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The Arguement Regarding Odysseus’ Fate Essay, Research Paper
The Argument Regarding Odysseus Fate
The story is known worldwide. Odysseus, the great epic hero, leaves his beautiful Ithaca, spends ten years of his life fighting bravely against Troy, and then spends another ten years reaching home. At this point he leaves Troy again. He leaves his family and loyal subjects to go exploring and questing to satisfy the wanderer inside him. Everyone agrees of the facts, but they do not agree of what to make of Odysseus. Pindar, said to be the greatest of Greek poets, makes Odysseus into a deceitful villain. Philoctetes of Sophocles portrays Odysseus as a rascal who believes in telling the truth only when he can afford to. Odysseus is also seen as an uncaring, icy man as he justifies his sacrificing of Hecuba s daughter in Euripides Hecuba. I am not sure of the reasons for these portrayals, but the thoughts and reasoning of Kazantzakis, Tennyson, and Dante are heartbreakingly clear. The works of these three men bring up some questions. Does ambition justify his leaving Ithaca again? Should he be damned to the Inferno, or does his actions prove to be his salvation? Kazantzakis believes that his second journey form Ithaca is his salvation and that he grows in spirit from the experience. Tennyson and Dante do not share this idea with Kazantzakis. In fact, they believe Odysseus is damned. Thus, the argument begins.
Nikos Kazantzakis presents Odysseus as a wise and spiritually dominant man in his epic poem Odyssey: A Modern Sequel. The adventures of Ulysses that begin after his return to Ithaca are parallel to Odysseus spiritual growth. Nikos says there are seven stages in man s advancement from being a savage to obtaining a pure soul. One of the epithets Kazantzakis uses in his epic is seven -souled. Not only is this epic about the modern man in search of a soul, but also it is an exploration of the meaning of freedom. In Odyssey: A Modern Sequel, Odysseus is seen as being out of place in Ithaca. Ulysses father and his son are strong believers of discipline and order, but Odysseus will concede no boundaries. It is deeply rooted in Odysseus to wander under the stars, to experience and seek and find until he meets his death. Kazantzakis believes this was in him and it was only natural to do what comes naturally. He doesn t damn Odysseus for his wanderings, but praises him on growing spiritually and following his destiny.
For Dante, as well as Tennyson as you will soon see, deception is the key word. Dante believes Ulysses to be deceptive. One of his worst deceptions was the use of the Trojan Horse, which brought about the fall of Troy. Also, he came back to Ithaca for the wrong reasons. He didn t leave Circe s island for Penelope and his home, but for his own greediness. He wanted the ultimate quest and to go beyond the boundaries and limits of the world. In the poem, it read When I left Circe, it said, who more than a/ year/ detained me new Gaeta long before/ Aeneas came and gave the place that name, / Not fondness for my son, nor reverence/ For my ages father, nor Penelope s claim. Dante damns him for his neglecting his ties of family. Ulysses is disenchanted and his youth and adventure is the past. It is time for him to take his place in life and nature. Instead, he gives in to his lust to experience the far-flung world.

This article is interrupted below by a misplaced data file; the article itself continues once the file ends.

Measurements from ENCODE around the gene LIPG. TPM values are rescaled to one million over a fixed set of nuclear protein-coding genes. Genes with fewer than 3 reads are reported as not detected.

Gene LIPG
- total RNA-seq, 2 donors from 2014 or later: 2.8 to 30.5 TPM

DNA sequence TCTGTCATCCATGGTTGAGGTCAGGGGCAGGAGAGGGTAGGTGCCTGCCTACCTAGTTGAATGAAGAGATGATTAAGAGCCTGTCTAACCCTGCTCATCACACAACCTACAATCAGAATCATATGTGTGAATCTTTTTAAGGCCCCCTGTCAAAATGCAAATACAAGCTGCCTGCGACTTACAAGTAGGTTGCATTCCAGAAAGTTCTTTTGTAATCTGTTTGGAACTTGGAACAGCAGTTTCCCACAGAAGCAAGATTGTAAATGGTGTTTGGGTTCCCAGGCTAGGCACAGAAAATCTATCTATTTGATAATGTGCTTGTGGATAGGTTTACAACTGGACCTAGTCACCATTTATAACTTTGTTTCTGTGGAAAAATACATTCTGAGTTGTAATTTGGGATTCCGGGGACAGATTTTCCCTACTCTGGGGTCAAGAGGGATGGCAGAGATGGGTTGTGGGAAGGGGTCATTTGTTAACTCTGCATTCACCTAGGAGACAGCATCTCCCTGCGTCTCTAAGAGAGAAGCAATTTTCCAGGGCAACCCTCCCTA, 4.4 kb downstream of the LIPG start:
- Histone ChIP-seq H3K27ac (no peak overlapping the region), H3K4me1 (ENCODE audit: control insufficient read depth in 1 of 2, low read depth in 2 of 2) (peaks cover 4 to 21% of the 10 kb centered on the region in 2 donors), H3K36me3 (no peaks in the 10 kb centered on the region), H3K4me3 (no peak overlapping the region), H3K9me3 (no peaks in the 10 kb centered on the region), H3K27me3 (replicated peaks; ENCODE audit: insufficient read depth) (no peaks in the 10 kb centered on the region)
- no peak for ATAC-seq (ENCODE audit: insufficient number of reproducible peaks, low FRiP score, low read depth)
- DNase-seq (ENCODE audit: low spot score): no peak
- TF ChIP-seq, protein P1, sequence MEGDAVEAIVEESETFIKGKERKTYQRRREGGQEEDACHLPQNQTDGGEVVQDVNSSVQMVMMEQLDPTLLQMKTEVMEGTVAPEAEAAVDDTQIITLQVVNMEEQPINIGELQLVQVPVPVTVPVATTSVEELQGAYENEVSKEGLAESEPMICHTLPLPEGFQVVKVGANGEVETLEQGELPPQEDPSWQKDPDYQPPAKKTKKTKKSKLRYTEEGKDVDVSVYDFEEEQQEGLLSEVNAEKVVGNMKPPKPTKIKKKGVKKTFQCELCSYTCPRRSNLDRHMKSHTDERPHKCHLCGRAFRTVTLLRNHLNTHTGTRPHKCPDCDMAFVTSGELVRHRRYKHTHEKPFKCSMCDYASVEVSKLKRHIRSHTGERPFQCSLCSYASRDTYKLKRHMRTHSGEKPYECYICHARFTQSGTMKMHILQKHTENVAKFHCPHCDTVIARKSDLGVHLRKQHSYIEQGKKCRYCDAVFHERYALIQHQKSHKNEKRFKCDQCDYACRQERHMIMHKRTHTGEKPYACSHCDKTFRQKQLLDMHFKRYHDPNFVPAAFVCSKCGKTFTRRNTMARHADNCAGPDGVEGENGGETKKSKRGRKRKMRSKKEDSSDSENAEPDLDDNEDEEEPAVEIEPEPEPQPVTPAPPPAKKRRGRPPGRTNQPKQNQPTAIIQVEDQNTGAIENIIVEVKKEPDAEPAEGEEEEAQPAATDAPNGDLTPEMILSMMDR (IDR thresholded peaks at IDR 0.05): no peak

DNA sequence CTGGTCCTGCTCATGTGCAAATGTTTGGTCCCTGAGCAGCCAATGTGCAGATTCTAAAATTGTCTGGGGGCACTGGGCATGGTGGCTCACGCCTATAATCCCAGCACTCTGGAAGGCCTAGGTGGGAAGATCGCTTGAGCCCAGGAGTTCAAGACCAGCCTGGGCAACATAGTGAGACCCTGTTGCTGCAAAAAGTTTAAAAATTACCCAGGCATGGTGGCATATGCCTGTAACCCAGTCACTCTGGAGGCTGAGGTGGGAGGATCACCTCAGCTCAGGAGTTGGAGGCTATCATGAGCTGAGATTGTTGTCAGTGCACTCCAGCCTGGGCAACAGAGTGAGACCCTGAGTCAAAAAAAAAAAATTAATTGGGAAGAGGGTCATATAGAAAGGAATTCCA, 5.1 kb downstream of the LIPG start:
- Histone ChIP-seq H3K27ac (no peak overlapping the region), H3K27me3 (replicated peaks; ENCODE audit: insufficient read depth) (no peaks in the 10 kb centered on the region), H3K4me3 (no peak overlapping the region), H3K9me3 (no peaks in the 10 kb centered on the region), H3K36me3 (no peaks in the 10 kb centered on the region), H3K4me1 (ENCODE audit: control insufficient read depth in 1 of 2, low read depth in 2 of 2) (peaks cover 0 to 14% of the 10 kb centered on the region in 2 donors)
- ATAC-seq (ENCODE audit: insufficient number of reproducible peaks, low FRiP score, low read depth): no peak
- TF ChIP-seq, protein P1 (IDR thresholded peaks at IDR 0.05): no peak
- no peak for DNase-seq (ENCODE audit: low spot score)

Tennyson developed his feelings about Odysseus from Dante. Tennyson s poem Ulysses is a demonic, dramatic monologue. For Tennyson, Odysseus is depicted as a deceitful character. He avoids the realities of his situation. Tennyson believes that Ulysses is trying to renew the past. He was untrue to himself, his family, and nature. For the same reasons Kazantzakis says Ulysses is natural, Tennyson damns him as unnatural. In Ulysses, the wanderer goes forth for knowledge, but seems to love no one and to scorn his wife and son. He thinks he is better than his people and speaks on them distantly, almost indifferently. What make the poem truly demonic and dark are the last words of Odysseus: Made weak by time and fate, but strong in will/ To strive, to seek, to find, and not to yield. These words echo the words of Satan in Paradise Lost, in which Satan declares, And courage never to submit or yield/ And what is else not to be overcome? Odysseus, according to Tennyson, is taking and conquering, without giving anything and without regret for anyone he hurts. The first line of the poem also shows Ulysses as a cad. It little profits him to stay there in Ithaca with his aged wife. To his Apostles, Christ said For what is a man profited, if he shall gain the whole world, and lose his own soul (Matthew 16:21)
Is Odysseus damned or saved? Is there anything wrong with his ambition and desire to wander and seek? Kazantzakis feels that Ulysses is completing himself by his constant wanderings. Tennyson and Dante feel that he s doing things for the wrong reasons, is deceptive, and not taking his place in nature. Who is right? Who has the most convincing argument? It all depends on how one looks at it and what one believes.
Odysseus/ Ulysses. Chelsea House Publishers. New York: Main Line Book Co, 1991.
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